The DOL recently added 10,000 new investigators, and has stated it intends to audit every applicable employer. So until the ACA is repealed, employers must prepare for a visit from the feds.
While the thought of an ACA compliance audit is enough to send even the most calm and collected benefits pros reaching for the Tums, there are a number of preemptive steps employers can take to virtually ensure they come out unscathed.
During a recent presentation, Gary Kushner, the president and CEO of consulting and benefits administration firm Kushner & Company, covered what employers can do to make sure DOL investigators walk away from your company without finding a violation. Here are the highlights:
1. Review your SPD documentation process. During an audit, the feds will not only expect employers to have an up-to-date summary plan document (SPD) and/or plan doc, they’ll also want proof you actually distributed those documents to employers. Many firms don’t have that proof.
One simple way to create proof: Have all relevant parties sign off on a Word document that says, “On X-date, I distributed these SPDs to employees.”
(Note: Apply the same process to your ACA Summary Statements, keeping in mind the changes that kick in the first day of the first plan year that begins on or after April 1, 2017.)
2. Review plans for the three bars of ACA compliance. Health plans must meet the Minimum Essential Coverage, Minimum Value and Affordability thresholds to pass muster with the feds.
Kushner offered an effective tip for satisfying all three “bars” of compliance here: Take the lowest paid group of workers and see if they meet the thresholds. If so, your entire workforce will comply with the ACA coverage requirements.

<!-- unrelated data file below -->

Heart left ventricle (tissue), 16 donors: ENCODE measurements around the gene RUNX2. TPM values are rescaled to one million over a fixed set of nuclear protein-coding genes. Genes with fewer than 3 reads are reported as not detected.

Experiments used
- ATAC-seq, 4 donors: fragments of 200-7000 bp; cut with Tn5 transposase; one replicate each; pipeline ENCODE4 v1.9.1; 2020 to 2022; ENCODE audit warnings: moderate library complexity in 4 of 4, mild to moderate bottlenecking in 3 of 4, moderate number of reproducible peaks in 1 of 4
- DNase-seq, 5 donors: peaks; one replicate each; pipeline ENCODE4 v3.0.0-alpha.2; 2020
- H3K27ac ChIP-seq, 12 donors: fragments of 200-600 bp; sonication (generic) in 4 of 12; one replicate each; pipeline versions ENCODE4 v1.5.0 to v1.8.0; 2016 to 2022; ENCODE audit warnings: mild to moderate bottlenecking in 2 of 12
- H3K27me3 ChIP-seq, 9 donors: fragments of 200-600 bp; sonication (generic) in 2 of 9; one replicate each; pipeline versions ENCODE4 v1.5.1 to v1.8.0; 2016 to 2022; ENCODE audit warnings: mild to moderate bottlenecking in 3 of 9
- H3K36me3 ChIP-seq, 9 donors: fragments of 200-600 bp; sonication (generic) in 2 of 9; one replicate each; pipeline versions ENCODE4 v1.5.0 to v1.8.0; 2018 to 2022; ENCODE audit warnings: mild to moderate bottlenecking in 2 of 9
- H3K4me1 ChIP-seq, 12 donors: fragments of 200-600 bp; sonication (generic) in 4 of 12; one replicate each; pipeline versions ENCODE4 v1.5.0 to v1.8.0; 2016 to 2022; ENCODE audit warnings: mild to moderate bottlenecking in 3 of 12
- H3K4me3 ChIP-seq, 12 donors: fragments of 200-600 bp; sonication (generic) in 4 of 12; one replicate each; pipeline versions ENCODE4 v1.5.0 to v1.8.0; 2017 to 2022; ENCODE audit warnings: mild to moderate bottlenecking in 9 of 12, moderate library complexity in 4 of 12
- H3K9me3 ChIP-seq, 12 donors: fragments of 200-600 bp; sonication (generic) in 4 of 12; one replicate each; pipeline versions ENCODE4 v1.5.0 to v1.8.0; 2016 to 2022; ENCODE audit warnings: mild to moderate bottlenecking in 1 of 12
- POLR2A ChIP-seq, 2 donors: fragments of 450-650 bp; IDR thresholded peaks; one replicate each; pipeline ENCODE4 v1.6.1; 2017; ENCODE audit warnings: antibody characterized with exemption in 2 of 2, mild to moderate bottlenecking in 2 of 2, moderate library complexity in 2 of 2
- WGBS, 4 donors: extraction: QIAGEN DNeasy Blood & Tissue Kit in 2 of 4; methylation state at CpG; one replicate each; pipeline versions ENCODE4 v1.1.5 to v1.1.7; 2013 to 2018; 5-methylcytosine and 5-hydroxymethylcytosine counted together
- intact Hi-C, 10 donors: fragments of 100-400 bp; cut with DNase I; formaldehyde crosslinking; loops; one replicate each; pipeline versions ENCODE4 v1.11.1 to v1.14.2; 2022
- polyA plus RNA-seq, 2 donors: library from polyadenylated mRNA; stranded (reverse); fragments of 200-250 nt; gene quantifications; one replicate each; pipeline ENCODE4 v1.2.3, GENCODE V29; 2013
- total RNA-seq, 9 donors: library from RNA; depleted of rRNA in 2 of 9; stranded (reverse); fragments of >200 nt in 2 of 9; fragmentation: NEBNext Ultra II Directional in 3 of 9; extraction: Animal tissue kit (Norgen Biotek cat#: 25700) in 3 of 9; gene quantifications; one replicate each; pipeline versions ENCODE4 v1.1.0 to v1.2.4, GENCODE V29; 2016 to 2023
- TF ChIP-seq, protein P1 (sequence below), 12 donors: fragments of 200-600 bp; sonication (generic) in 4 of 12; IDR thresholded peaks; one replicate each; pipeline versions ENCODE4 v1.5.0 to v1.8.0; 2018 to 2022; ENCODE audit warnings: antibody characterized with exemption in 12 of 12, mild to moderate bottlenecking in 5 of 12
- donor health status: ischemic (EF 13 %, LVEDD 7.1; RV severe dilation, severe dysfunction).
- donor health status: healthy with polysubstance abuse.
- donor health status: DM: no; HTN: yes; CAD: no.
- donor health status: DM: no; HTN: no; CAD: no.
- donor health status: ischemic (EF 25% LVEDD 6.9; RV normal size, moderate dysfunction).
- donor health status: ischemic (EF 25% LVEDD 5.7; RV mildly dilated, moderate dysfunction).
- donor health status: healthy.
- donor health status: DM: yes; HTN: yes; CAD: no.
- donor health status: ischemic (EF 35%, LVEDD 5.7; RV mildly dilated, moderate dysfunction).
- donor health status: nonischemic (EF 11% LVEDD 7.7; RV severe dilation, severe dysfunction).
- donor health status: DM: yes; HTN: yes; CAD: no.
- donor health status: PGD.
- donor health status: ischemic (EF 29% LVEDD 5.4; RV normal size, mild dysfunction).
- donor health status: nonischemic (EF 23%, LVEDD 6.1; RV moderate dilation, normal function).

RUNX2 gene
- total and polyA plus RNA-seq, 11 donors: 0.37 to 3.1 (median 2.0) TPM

3. Doublecheck your measurement, stability and administrative period calculations. Look to make sure the calculations don’t include the more common pitfalls – e.g., using shorter measurement periods than stability periods, skipping the administrative period (For more details on this, visit the WNB&C website and search ACA compliance).
Notices, ‘wraps’ and tests
4. Establish a process for distributing and documenting receipt of all health & welfare plan notices.
Of the 30-plus ACA requirements that can lead to $100 per participant (up to $500,000 max) penalties, many involve written notices. Plus, there’s a host of pre-ACA notices to worry about as well.
Like the SPD distribution, firms must have proof of delivery. Again, a Word doc will suffice. Example: A doc signed by HR stating, “As part of our open enrollment package, we have sent X notices to employees.”
5. Look for ways to reduce compliance burdens. In many cases, a “wraparound” document would reduce employers’ compliance burden and Form 5500 filing requirements.
Reason: The wrap document allows employers to file only one Form 5500. That eliminates the possibility of being penalized for multiple Forms 5500 if there are errors.
6. Determine if any additional nondiscrimination testing applies. As Kushner reminded attendees, testing must be performed on any underlying health and welfare plans. While testing may require outside help, it’s well worth the trouble.
If the DOL determines you haven’t done the proper testing, it will audit your plans going back six years.
Based on “ACA and ERISA Compliance: 11 Steps to Avoid (or Survive) a DOL Audit,” by Gary B. Kushner, presented at the SHRM 2016 Conference & Exposition